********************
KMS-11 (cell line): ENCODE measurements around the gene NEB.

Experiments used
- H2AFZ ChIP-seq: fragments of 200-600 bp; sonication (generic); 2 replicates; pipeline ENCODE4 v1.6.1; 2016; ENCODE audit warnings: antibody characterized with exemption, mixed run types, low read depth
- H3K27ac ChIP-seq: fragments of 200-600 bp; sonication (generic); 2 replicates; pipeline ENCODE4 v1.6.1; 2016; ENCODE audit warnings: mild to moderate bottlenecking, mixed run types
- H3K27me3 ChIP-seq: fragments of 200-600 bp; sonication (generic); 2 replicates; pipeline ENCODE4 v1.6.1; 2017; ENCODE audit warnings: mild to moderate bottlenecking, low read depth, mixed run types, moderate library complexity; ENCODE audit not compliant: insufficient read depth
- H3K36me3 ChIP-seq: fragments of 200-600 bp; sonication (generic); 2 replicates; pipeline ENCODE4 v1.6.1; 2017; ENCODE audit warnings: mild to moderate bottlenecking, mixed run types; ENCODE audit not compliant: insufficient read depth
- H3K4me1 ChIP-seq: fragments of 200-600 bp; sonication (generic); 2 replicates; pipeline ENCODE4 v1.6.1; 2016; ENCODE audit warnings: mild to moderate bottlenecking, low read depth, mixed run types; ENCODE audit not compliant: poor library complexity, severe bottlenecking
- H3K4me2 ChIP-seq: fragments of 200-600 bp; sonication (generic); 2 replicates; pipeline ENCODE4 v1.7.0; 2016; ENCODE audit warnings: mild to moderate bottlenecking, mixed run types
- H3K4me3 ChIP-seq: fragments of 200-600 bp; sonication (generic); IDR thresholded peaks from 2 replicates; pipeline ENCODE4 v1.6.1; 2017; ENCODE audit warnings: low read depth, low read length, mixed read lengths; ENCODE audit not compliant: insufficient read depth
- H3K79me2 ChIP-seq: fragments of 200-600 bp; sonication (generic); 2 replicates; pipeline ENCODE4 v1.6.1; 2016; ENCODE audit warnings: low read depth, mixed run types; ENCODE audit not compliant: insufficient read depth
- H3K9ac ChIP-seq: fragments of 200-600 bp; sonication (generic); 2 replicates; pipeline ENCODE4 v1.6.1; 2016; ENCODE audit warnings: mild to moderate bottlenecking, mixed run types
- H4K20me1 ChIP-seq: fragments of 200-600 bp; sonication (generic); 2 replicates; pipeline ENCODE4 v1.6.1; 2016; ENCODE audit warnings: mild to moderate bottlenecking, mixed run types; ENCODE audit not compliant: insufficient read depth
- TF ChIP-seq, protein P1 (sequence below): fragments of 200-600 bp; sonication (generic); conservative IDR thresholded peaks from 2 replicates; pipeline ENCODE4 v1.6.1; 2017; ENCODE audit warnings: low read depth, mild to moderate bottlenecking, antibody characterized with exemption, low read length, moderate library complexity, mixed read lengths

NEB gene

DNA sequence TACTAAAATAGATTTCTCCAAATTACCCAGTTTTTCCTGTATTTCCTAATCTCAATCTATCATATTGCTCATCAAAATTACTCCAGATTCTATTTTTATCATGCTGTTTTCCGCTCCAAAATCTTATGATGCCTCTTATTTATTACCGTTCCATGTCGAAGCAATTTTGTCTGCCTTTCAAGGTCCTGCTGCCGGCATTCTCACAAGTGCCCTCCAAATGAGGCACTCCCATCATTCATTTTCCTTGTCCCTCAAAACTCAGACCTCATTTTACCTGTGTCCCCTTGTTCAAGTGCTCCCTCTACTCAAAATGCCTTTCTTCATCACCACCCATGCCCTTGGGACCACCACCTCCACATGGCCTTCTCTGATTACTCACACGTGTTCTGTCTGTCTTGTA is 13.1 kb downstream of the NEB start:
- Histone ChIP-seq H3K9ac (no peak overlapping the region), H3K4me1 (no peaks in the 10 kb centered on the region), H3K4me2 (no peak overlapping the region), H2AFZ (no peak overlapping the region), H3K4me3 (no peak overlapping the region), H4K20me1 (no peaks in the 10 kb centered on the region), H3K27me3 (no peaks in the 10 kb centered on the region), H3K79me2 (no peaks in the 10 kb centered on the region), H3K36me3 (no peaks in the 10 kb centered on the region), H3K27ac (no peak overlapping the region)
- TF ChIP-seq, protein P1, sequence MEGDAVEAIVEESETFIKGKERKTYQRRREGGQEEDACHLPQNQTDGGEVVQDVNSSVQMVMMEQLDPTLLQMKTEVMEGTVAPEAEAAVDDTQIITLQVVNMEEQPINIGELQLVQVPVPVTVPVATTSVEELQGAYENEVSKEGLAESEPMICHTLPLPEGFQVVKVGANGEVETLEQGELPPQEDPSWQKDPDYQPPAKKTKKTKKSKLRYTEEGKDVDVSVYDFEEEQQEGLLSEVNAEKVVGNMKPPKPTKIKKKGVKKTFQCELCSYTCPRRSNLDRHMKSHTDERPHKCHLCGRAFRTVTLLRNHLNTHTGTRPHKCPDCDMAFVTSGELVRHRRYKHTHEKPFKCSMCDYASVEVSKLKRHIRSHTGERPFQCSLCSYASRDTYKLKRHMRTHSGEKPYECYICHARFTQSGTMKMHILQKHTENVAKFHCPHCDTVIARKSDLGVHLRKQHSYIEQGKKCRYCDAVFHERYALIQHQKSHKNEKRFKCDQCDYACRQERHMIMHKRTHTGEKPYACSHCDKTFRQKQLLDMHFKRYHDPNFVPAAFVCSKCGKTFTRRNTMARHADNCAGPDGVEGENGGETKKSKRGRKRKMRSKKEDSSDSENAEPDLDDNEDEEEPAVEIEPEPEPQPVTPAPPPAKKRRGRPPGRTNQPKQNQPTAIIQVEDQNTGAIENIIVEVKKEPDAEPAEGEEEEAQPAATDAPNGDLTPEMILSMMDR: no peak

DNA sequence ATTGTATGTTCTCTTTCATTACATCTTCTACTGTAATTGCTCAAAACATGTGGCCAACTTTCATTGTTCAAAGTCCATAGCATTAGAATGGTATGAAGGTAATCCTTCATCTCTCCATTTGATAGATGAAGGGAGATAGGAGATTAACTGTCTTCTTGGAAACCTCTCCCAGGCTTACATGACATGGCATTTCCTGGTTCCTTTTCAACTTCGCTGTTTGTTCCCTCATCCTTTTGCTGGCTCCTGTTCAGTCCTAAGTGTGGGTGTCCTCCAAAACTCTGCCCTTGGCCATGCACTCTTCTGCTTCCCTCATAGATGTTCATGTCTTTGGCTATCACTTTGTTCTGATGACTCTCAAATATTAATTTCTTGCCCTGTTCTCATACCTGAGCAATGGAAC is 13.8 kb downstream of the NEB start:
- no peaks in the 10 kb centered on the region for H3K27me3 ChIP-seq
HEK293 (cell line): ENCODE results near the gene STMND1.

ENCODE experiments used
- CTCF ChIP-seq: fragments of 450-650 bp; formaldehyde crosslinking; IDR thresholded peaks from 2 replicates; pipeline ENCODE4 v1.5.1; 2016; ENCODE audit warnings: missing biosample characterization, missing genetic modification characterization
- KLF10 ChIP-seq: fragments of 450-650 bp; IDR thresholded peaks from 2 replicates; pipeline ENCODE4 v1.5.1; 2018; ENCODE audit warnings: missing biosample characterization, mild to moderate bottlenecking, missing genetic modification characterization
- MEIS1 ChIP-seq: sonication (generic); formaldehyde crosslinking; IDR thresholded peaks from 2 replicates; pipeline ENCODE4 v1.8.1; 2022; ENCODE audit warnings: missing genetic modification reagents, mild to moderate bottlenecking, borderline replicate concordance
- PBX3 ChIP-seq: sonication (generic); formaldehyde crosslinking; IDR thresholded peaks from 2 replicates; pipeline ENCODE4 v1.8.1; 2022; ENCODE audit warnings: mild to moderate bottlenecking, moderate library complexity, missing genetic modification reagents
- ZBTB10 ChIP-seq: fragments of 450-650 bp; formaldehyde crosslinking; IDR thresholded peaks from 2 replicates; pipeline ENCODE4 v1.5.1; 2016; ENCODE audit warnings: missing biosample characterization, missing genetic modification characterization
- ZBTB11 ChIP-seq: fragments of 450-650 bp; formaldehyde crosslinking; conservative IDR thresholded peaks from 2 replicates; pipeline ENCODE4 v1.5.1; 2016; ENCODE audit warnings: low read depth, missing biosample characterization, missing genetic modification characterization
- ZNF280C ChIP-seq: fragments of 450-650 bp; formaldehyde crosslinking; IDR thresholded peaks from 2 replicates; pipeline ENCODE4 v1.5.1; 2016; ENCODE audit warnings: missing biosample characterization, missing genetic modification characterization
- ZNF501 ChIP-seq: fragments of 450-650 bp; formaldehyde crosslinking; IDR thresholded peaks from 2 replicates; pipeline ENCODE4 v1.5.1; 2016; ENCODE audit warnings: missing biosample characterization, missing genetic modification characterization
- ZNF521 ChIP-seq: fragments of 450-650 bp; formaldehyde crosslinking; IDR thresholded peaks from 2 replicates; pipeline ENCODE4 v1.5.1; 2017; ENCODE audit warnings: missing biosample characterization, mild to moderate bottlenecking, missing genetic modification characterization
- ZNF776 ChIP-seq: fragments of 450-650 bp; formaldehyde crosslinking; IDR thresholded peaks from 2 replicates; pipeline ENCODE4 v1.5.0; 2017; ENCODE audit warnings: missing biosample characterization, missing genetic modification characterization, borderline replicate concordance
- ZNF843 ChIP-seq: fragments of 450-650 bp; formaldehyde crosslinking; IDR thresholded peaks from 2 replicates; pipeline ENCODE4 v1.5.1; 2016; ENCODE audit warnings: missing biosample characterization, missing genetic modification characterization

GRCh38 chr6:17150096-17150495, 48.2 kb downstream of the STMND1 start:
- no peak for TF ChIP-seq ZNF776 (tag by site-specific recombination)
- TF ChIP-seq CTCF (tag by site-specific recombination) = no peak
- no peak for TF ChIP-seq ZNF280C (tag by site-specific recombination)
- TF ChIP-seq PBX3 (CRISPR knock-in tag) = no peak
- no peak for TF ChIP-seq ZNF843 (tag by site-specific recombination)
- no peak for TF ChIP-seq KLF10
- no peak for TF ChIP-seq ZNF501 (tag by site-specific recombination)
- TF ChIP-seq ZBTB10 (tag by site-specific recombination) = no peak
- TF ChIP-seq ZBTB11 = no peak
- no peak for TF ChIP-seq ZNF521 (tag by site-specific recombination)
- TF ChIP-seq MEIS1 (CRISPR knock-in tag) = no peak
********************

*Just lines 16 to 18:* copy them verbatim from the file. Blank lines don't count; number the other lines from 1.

- Histone ChIP-seq H3K9ac (no peak overlapping the region), H3K4me1 (no peaks in the 10 kb centered on the region), H3K4me2 (no peak overlapping the region), H2AFZ (no peak overlapping the region), H3K4me3 (no peak overlapping the region), H4K20me1 (no peaks in the 10 kb centered on the region), H3K27me3 (no peaks in the 10 kb centered on the region), H3K79me2 (no peaks in the 10 kb centered on the region), H3K36me3 (no peaks in the 10 kb centered on the region), H3K27ac (no peak overlapping the region)
- TF ChIP-seq, protein P1, sequence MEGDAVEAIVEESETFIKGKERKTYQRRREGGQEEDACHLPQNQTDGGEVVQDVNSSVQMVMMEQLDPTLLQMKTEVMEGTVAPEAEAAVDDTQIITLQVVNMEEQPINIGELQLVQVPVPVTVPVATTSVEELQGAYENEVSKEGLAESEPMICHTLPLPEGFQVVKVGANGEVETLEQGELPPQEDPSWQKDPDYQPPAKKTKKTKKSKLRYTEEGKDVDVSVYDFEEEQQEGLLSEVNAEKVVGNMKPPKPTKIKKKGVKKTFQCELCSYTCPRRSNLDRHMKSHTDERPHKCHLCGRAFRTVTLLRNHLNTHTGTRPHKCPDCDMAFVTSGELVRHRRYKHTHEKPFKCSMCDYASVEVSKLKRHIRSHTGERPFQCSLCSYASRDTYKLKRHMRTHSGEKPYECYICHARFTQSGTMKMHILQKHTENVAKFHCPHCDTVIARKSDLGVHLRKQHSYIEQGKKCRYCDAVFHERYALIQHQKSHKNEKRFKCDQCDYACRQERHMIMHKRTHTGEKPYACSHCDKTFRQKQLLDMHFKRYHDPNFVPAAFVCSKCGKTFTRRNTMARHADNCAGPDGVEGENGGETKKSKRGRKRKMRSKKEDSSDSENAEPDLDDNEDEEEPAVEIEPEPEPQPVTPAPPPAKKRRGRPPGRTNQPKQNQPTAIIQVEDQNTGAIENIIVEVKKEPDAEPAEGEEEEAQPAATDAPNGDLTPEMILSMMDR: no peak

DNA sequence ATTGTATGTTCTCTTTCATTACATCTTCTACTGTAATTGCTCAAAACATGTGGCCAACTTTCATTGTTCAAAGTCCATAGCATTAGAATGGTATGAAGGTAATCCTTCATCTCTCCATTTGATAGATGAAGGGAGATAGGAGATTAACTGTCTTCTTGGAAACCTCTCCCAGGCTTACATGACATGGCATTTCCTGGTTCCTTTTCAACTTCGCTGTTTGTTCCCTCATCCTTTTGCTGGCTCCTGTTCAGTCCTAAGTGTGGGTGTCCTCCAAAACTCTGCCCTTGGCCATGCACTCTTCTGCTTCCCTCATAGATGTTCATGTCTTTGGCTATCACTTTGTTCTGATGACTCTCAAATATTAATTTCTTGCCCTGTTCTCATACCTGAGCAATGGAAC is 13.8 kb downstream of the NEB start: